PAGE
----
Passivhaus StandardPHI Low Energy Building StandardThe Birches @ WTF in 2022
Heating15 kWh/m2/a30 kWh/m2/a42.8 kWh/m2/a
Cooling15 kWh/m2/a15 kWh/m2/a4.0 kWh/m2/a

The heating demand is up 5.9% from 2021 but the Heating Degree Days rose 13.9% for the same period. The cooling demand is in line with the 2021 numbers.

Summary

I continue to be pleased with the performance of the house. Using the heat pump system in the shoulder months has saved some energy over the radiant heating system. We hope to install a solar energy system on our workshop which could make the use of the heat pump even more economical.

Energy Use Summary for 2021

Summer Afternoon over WTF

As of January 2022, we’ve lived a full year in our new house, the Birches @ WTF. With a year’s worth of data, I’ve taken the opportunity to analyze our overall energy use.

The house uses propane for radiant heating and domestic hot water and electricity for air conditioning and heat recovery ventilation. The radiant heating and domestic hot water both use some electricity when they run but, for now, I’ve included that in the electricity base load. We also run the air distribution system all year round as it helps to even the temperature differences out in the house; this too will be reflected in the electricity base load. In the future, I may get an electrical monitoring system (something like a Sense system) to do a more precise allocation of electricity.

To start, here’s our total monthly energy usage for 2021:

I used a factor of 7.0859 kWh/litre to convert the propane usage to kWh. It is clear that the house uses more energy for heating than cooling.

Computing Energy Base Loads

My next step was to determine the non-heating and non-cooling base loads for propane and electricity respectively.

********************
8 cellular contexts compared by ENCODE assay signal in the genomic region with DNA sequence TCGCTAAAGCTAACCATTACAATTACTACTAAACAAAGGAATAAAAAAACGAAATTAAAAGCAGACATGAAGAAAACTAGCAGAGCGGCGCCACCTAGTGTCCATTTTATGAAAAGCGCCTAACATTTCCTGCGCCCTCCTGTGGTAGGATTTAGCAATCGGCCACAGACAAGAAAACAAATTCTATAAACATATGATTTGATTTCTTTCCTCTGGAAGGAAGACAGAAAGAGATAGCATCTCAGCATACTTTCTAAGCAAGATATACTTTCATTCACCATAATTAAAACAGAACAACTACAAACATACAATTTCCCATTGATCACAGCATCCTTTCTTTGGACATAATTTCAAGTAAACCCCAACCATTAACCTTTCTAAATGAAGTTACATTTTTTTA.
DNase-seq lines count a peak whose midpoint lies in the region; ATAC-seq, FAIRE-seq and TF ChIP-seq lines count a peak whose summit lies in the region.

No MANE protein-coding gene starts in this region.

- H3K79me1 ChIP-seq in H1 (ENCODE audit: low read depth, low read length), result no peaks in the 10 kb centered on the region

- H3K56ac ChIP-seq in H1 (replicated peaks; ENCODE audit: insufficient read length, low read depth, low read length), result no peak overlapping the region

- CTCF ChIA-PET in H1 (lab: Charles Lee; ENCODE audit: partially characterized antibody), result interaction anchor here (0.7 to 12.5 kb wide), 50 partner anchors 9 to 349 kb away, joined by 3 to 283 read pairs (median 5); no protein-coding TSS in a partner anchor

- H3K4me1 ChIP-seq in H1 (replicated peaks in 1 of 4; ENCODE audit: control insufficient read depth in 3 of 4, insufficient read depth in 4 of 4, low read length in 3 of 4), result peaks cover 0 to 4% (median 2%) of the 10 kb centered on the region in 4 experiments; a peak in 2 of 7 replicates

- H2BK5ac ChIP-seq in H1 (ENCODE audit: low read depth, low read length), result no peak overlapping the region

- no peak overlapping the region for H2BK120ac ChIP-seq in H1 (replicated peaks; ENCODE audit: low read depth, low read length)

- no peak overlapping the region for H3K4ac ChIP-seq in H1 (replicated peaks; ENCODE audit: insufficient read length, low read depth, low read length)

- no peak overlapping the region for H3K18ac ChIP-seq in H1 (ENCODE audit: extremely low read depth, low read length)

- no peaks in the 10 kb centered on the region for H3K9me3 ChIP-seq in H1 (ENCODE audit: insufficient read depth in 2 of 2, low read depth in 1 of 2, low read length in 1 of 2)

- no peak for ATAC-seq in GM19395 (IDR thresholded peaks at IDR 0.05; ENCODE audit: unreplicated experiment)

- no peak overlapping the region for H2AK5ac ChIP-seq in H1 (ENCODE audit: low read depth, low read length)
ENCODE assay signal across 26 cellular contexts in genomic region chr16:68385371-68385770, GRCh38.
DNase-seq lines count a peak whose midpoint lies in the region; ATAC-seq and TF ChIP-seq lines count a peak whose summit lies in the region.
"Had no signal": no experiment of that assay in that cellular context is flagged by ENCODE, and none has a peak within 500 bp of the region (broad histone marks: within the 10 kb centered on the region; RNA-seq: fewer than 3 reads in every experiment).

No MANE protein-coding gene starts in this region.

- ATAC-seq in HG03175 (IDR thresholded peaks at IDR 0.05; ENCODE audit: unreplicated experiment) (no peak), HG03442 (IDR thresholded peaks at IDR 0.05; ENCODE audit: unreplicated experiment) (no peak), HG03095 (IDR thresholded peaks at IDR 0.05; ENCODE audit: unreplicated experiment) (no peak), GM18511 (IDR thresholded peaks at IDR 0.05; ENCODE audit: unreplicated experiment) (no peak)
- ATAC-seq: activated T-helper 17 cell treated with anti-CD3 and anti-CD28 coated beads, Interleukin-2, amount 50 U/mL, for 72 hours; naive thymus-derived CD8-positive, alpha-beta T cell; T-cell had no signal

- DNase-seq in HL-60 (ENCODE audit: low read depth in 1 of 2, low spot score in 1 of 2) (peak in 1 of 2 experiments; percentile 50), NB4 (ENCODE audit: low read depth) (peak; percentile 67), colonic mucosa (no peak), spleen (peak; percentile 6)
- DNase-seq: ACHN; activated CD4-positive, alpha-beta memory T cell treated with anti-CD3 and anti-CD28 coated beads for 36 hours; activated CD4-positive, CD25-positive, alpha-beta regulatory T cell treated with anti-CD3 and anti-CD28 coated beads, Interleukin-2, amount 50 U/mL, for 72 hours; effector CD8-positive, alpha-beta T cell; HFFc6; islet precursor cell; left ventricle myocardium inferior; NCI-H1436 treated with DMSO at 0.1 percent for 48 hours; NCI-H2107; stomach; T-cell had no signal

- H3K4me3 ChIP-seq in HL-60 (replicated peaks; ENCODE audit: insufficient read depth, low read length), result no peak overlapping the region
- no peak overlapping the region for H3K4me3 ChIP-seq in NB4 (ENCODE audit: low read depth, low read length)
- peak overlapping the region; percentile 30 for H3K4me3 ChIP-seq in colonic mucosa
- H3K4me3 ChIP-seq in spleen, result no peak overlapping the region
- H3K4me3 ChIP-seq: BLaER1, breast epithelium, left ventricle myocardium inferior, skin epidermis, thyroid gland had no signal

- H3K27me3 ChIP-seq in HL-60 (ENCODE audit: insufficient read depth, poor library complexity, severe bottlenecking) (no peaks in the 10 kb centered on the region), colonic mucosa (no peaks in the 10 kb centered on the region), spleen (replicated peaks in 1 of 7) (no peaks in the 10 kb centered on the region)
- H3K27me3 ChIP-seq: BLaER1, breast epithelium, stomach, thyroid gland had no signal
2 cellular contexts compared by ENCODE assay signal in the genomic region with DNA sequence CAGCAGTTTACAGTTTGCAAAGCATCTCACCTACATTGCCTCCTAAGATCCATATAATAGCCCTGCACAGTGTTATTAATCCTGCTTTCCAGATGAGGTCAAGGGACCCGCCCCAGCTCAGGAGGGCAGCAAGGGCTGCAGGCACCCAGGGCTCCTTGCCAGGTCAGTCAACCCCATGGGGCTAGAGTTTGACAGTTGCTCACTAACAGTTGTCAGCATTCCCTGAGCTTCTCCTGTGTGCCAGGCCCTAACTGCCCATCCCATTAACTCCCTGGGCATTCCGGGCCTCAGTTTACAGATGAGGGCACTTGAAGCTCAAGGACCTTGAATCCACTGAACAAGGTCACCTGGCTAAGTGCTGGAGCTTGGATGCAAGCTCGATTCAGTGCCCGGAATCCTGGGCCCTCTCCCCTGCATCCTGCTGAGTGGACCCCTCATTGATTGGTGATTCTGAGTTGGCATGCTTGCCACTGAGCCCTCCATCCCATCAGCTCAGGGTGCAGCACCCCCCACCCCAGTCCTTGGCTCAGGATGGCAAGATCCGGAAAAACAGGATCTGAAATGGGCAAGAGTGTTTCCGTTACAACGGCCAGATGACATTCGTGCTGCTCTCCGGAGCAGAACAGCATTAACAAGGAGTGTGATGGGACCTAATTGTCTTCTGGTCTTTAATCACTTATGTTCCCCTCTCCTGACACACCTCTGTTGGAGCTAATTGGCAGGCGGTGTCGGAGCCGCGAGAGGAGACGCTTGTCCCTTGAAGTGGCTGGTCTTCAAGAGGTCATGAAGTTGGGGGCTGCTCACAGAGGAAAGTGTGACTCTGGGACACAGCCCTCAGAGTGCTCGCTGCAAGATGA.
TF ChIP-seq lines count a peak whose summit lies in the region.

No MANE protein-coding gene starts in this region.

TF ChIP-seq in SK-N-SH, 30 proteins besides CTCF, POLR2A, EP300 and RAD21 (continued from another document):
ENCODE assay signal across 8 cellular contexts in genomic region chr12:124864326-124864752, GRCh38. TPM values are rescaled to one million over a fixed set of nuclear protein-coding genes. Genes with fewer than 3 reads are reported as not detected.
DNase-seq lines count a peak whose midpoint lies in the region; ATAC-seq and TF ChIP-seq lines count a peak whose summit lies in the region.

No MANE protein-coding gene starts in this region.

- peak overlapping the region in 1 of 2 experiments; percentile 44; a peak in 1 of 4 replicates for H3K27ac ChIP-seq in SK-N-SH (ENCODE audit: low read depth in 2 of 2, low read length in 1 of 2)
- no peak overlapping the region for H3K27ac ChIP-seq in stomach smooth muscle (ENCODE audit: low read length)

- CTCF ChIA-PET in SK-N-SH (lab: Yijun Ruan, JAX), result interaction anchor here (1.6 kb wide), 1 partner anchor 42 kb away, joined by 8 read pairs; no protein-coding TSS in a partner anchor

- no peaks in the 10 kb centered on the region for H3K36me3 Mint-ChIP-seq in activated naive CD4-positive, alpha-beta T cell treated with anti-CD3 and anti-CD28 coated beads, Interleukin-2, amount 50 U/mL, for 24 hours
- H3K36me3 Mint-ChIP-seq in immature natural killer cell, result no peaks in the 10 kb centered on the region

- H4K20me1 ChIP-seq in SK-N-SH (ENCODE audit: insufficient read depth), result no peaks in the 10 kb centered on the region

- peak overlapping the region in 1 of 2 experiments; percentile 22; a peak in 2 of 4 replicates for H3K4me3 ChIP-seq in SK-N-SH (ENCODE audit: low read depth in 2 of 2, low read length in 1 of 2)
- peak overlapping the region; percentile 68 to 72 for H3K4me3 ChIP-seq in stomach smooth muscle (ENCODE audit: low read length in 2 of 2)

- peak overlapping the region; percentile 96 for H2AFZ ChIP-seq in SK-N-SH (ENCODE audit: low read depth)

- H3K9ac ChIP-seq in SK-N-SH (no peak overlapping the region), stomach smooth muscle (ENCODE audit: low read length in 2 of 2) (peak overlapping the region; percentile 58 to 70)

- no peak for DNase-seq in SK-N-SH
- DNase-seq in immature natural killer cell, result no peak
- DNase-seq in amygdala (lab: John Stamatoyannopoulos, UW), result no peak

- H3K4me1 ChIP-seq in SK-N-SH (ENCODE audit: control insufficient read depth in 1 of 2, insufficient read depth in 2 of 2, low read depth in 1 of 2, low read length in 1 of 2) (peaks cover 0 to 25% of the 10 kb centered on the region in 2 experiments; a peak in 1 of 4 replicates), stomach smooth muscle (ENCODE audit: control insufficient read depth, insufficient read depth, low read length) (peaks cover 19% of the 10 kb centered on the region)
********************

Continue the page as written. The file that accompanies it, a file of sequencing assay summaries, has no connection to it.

For the propane base load, we did not run the radiant heat system in June, July, August and September. Therefore, our propane use over that period was entirely for domestic hot water. I averaged our usage over these four months and got 18.4 kWh/d. It is in line with what I would expect for our household size of 5 people.

Calculating the base load for electricity proved more challenging as we had some big one-off electricity users in the spring of 2021 (specifically, electric heaters in our workshop and greenhouse). After removing these months, I was able to use parts of May, June and October as well as all of November and December data to compute the electric base load. The final average was 32.6 kWh/d.

Using this information, I was able to refine the first chart into the following:

You can clearly see the Other (E) electricity usage in January through May. It surprised me that those workshop and greenhouse heaters used in total 2.5 times more energy than the house used for air conditioning in 2021.

Annual Heating and Cooling Energy Demands

With these splits done, I could now sum up our annual heating demand (14,020 kWh) and cooling demand (1,411 kWh) for 2021.

So is that performance any good? The gold standard for low energy building design is the international PassivHouse standard. Although we did not explicitly design the house to PassivHouse standards, we did implement many of the PassivHouse ideas into our design:

  • Triple-glazing on all windows and doors;